My grandmother Betty once told me to always be 15 minutes early to an appointment or event, and I've tried to follow that sound advice as I've grown older.
Prior to her passing in 2011 while having a talk about a number of different things, she also told me that history should be written about, that if it's left to the memories of those who experienced it, they will eventually fade away.
As many of you who read my weekly ramblings here know, chronicling history — especially centering around high school sports — is one of my passions. Many times when I'm reading a past story off microfilm or looking through a yearbook, I find myself trying to put myself back in that time and wonder what it was like to be there at that moment.
When attending or covering sporting events like I do, it's always a good idea to get there early just in case the game starts a little before the scheduled time. I also like to arrive early, especially if it is a school I've never been to before, to take a few minutes to look through the trophy cases. Whether it's a state championship trophy; regional, sectional or supersectional title plaque; conference trophy or a small trophy for winning an in-season event, they all are history and were won by the efforts of many towards one goal.
Last week during the playing of the 100th Little Ten Conference Boys Basketball Tournament at Somonauk High School, current conference schools as well as former members brought a small part of each's history in the league for display in a pop-up museum. On display were programs — including one from the 1923 tournament, as well as 1944 and others — a number of team photos of past champions and trophies, some shiny and new, while others faded, but stunningly sharp.
While the whole SHS band room-turned-museum reeked of history for the three nights of the tournament, one particular item caught my eye and was there when the loop's tournament took its first baby step to becoming a centenarian.
The beautiful, grained wooden shield — about the size of regional championship plaques awarded today — is adorned with gold metal letters and a golden basketball player with a ball raised in his right hand in the center. In simple, the plaque reads "The Little Ten Ath. Ass'n Basket Ball Championship 1920 - Won by Sandwich High School".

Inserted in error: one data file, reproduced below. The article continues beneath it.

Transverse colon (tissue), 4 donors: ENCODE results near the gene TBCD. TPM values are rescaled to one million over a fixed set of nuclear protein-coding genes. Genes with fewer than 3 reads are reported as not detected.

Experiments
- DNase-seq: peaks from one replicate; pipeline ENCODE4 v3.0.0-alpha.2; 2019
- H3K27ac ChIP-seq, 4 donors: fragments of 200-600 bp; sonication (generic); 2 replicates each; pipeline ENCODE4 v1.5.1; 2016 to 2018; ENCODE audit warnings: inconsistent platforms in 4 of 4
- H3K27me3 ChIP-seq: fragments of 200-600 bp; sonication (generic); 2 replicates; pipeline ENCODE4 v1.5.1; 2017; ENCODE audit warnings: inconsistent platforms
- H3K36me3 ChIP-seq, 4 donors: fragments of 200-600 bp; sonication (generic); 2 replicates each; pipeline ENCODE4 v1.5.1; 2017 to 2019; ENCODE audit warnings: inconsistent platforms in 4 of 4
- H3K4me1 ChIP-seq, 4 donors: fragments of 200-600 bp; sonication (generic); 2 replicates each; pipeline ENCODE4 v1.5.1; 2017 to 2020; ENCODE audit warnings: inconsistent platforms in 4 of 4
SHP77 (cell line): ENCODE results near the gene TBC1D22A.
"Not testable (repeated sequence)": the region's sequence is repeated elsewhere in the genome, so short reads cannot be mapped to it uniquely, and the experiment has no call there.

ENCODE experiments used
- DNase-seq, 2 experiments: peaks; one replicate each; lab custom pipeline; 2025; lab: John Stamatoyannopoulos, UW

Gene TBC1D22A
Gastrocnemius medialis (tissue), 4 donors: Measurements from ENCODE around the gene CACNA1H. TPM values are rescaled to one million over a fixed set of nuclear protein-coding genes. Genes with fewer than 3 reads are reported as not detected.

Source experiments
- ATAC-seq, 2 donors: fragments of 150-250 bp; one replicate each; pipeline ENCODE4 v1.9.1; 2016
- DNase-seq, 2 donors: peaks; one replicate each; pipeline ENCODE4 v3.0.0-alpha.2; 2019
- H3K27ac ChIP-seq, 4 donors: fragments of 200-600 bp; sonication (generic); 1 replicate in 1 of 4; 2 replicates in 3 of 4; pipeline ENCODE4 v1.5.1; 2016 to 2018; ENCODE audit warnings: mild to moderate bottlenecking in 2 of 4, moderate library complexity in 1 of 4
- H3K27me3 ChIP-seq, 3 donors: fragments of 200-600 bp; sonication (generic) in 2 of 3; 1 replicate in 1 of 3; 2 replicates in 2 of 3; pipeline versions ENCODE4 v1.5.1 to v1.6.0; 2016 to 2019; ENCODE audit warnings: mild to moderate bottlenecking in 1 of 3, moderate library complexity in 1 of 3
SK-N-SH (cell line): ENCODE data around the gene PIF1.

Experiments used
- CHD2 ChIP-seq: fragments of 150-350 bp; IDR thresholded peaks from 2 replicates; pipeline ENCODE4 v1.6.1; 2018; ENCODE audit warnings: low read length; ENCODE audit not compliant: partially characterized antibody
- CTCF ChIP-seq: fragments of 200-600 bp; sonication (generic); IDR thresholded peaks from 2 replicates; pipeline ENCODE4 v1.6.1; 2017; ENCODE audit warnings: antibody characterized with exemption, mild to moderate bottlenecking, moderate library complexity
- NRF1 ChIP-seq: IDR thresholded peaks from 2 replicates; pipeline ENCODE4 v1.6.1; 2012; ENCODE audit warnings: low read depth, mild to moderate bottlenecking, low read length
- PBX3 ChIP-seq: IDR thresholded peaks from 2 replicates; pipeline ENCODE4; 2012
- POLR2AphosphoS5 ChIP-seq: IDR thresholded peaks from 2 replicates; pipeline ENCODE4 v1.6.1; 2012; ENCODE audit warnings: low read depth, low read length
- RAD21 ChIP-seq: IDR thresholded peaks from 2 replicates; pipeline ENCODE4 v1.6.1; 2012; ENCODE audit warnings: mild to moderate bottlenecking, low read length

Indeed, Sandwich won the very first LTC Tournament, defeating Rollo 16-9. In fact, and much to my surprise, I found out the building that hosted that inaugural get-together still stands in Sandwich.
As I lifted it off the table to get a closer look, I couldn't help but think, "Wow, this thing is 100 years old and was held by the first team and coaches to win what is the oldest continuous conference tournament in the state of Illinois."
To say there wasn't a fire truck ride for the players through town or that parents and fans didn't take 100s of photos after the game would be quite obvious, but I can't help to think there was somewhat of the same excitement then as there is now upon winning the tournament title of the league.
My hope is the pop-up museum is something the conference will put together each and every tournament moving forward. While it was only a small glimpse of each school's history in the conference, it's a history I know each and every school takes pride in.
Along with the museum, the conference sold t-shirts with a special logo to commemorate the event and announced former players and coaches who played in the tournament during breaks in the action. They also had the two oldest alumni present on the final night — Leland's Ken Sanderson (1946) and Rollo's Harold Svendsen (1954) — award this year's champion Newark with the Al Stegman Championship Trophy.
The tournament was a historic event for sure, and one I hope is held for another 100 years.